|Valier Galy, Christian France-Lanord, Bernhard Peucker-Ehrenbrink & Pascale Huyghe, Sr–Nd–Os evidence for a stable erosion regime in the Himalaya during the past 12 Myr, Earth and Planetary Science Letters, 2010|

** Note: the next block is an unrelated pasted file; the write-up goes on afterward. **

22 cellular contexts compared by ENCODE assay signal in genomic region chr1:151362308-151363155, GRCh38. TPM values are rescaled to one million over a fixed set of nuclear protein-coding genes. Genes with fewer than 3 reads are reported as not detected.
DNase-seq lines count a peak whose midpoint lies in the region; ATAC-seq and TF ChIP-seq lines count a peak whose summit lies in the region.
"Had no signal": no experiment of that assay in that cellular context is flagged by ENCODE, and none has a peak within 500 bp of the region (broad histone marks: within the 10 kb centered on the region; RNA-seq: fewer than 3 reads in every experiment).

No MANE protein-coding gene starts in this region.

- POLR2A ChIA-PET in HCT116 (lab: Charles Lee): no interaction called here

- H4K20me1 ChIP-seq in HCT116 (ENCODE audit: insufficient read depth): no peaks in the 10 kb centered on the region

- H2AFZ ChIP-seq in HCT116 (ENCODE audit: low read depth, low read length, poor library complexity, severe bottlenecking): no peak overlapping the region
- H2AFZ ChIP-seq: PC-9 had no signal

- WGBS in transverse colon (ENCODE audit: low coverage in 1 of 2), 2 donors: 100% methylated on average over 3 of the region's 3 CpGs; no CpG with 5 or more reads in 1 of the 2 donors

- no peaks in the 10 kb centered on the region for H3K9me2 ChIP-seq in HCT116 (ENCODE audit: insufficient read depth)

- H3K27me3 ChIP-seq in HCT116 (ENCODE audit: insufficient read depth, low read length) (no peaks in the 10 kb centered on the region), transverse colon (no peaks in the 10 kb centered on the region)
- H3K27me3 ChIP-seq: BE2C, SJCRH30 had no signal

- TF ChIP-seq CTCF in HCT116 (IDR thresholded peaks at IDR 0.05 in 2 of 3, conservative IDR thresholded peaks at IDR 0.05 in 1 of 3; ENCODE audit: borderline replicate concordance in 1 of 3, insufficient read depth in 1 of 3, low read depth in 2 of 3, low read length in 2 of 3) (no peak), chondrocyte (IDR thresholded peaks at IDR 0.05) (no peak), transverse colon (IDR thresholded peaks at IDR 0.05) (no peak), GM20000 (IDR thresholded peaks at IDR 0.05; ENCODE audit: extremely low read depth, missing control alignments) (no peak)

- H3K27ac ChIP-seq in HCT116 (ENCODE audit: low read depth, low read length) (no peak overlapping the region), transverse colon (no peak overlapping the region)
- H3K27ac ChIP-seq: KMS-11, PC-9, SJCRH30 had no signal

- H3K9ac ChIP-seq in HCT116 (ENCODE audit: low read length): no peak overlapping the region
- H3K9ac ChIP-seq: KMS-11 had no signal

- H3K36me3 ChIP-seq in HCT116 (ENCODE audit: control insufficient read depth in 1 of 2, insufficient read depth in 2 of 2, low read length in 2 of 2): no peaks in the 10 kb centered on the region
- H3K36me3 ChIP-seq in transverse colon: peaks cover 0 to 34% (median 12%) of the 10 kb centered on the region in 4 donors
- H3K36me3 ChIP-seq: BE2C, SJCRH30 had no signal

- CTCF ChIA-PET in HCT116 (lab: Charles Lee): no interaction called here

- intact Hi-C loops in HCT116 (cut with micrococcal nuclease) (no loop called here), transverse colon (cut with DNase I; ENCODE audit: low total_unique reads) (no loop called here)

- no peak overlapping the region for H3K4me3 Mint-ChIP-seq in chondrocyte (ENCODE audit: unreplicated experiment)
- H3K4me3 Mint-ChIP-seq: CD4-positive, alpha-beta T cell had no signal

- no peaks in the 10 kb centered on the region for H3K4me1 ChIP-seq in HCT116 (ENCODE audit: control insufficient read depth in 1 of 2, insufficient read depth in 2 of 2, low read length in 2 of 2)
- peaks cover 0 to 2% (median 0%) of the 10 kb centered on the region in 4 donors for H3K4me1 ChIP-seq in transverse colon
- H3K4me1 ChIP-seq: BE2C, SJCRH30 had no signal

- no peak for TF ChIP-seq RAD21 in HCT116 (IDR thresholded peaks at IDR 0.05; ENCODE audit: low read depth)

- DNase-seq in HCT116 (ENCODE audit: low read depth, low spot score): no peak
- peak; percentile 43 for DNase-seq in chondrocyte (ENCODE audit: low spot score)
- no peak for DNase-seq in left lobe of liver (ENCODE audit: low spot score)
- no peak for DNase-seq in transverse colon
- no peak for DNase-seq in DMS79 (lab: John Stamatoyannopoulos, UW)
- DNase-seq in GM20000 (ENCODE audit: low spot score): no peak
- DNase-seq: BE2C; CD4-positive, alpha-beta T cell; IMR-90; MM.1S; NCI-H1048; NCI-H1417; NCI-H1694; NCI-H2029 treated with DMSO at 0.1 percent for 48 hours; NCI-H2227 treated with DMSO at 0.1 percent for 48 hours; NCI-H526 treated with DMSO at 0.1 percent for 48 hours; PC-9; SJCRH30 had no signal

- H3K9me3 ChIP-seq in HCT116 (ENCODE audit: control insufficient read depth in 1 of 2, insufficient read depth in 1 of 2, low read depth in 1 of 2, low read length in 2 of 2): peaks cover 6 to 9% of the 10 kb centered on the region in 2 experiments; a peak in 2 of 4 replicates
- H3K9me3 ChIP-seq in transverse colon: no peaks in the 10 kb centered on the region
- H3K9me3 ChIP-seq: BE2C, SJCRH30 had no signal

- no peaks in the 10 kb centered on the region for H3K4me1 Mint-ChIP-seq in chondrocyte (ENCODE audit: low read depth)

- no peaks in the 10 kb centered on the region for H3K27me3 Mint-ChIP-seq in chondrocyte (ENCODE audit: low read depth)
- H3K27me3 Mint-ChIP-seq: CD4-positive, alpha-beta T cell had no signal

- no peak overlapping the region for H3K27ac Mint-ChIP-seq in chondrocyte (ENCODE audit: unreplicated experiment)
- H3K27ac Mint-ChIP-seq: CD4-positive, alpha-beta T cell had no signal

Modern erosion of the Himalaya, the world's largest mountain range, transfers huge dissolved and particulate loads to the ocean. It plays an important role in the long-term global carbon cycle, mostly through enhanced organic carbon burial in the Bengal Fan. To understand the role of past Himalayan erosion, the influence of changing climate and tectonic on erosion must be determined. Here we use a 12 Myr sedimentary record from the distal Bengal Fan (Deep Sea Drilling Project Site 218) to reconstruct the Mio-Pliocene history of Himalayan erosion. We use carbon stable isotopes (δ13C) of bulk organic matter as paleoenvironmental proxy and stratigraphic tool. Multi-isotopic — Sr, Nd and Os — data are used as proxies for the source of the sediments deposited in the Bengal Fan over time. δ13C values of bulk organic matter shift dramatically towards less depleted values, revealing the widespread Late Miocene (ca. 7.4 Ma) expansion of C4 plants in the basin. Sr, Nd and Os isotopic compositions indicate a rather stable erosion pattern in the Himalaya range during the past 12 Myr. This supports the existence of a strong connection between the southern Tibetan plateau and the Bengal Fan. The tectonic evolution of the Himalaya range and Southern Tibet seems to have been unable to produce large re-organisation of the drainage system. Moreover, our data do not suggest a rapid change of the altitude of the southern Tibetan plateau during the past 12 Myr. Variations in Sr and Nd isotopic compositions around the late Miocene expansion of C4 plants are suggestive of a relative increase in the erosion of High Himalaya Crystalline rock (i.e. a simultaneous reduction of both Transhimalayan batholiths and Lesser Himalaya relative contributions). This could be related to an increase in aridity as suggested by the ecological and sedimentological changes at that time. A reversed trend in Sr and Nd isotopic compositions is observed at the Plio-Pleistocene transition that is likely related to higher precipitation and the development of glaciers in the Himalaya. These almost synchronous moderate changes in erosion pattern and climate changes during the late Miocene and at the Plio-Pleistocene transition support the notion of a dominant control of climate on Himalayan erosion during this time period. However, stable erosion regime during the Pleistocene is suggestive of a limited influence of the glacier development on Himalayan erosion.